For execution, have participants make statements about what they want moving forward. Having participants respond to these statements by moving closer or further can operate as a barometer to get a sense of how much support a particular future step might receive.
Magnet Statements is Great For…
Quickly surfacing where the entire group stands in relation to a particular opinion (literally and metaphorically!). Conversations can quickly introduce dozens of different opinions, and it’s difficult to know how much everyone agrees or disagrees with anything being said. But magnet statements force the group to weigh in on everything being said, giving you a good snapshot of everyone’s opinions.
Getting to know a group and having the group get to know each other. Additionally, because the participants are the ones making the statements, you can gain insight into the group both from the statements they make and their responses.
Non-verbal communication and mixing up the energy of the space. If you’ve been talking a lot, or sitting still, Magnet Statements is a great way to change the pace of your facilitation. Non-verbal communication is a fun break from talking, and physically moving around can awaken a dormant participant.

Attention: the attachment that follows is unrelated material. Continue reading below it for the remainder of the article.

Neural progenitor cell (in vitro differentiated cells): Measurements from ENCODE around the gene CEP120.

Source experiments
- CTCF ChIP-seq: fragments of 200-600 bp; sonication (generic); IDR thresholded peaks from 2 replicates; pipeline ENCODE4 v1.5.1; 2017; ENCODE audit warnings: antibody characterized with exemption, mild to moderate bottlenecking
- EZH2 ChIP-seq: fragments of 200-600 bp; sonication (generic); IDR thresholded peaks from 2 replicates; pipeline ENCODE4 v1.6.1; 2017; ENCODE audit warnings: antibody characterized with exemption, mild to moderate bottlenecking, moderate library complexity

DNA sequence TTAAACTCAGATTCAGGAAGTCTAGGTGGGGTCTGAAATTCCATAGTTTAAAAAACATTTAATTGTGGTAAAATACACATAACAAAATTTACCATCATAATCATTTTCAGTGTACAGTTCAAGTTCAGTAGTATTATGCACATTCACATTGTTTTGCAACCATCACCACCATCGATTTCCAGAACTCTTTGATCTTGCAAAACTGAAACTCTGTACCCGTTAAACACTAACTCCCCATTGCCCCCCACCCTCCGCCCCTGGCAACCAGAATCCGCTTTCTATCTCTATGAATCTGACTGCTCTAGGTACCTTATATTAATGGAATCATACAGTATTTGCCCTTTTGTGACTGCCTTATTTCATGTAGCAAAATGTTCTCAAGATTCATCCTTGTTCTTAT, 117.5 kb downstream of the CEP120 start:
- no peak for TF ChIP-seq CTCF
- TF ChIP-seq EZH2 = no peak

Challenging participants to make declarative statements. Often conversations stall out because people won’t state what they think or believe. This set up helps overcome that inertia by making bold declarations the only option for verbal participation.
Don’t Use Magnet Statements if…
If you want to have control over what the group is responding to. This tool works best when you give control of the statements made over to the group. If there are particular statements you want them to respond to, or you need to control the content in general, Spectrum Statements or Fill in the Gap are better fits.
The space doesn’t work. If there simply isn’t space to move, don’t try to force it. Participants will not only be irritated by having to navigate furniture, but this annoyance can lead them to move less which will diminish the usefulness of the tool. Use Finger Voting (1 = completely disagree, 5 = completely agree) in response to participant-generated statements instead.
How do You Use Magnet Statements?
I hope the above explanation gives you enough fodder to get going. And I’d love to hear about some of the ways you use Magnet Statements in your facilitation!
Personally, as someone who mostly does social justice facilitation (gender & sexuality education), Magnet Statements is a process I go to a lot in the beginning of working with a new group, to get a sense for what’s on everyone’s mind, and where they stand (literally!) in relation to the hot button issues.
What have you seen work? What pitfalls have you encountered trying to facilitate Magnet Statements?
Email me and Meg at email@example.com with the subject “Magnet Statements” to let us know!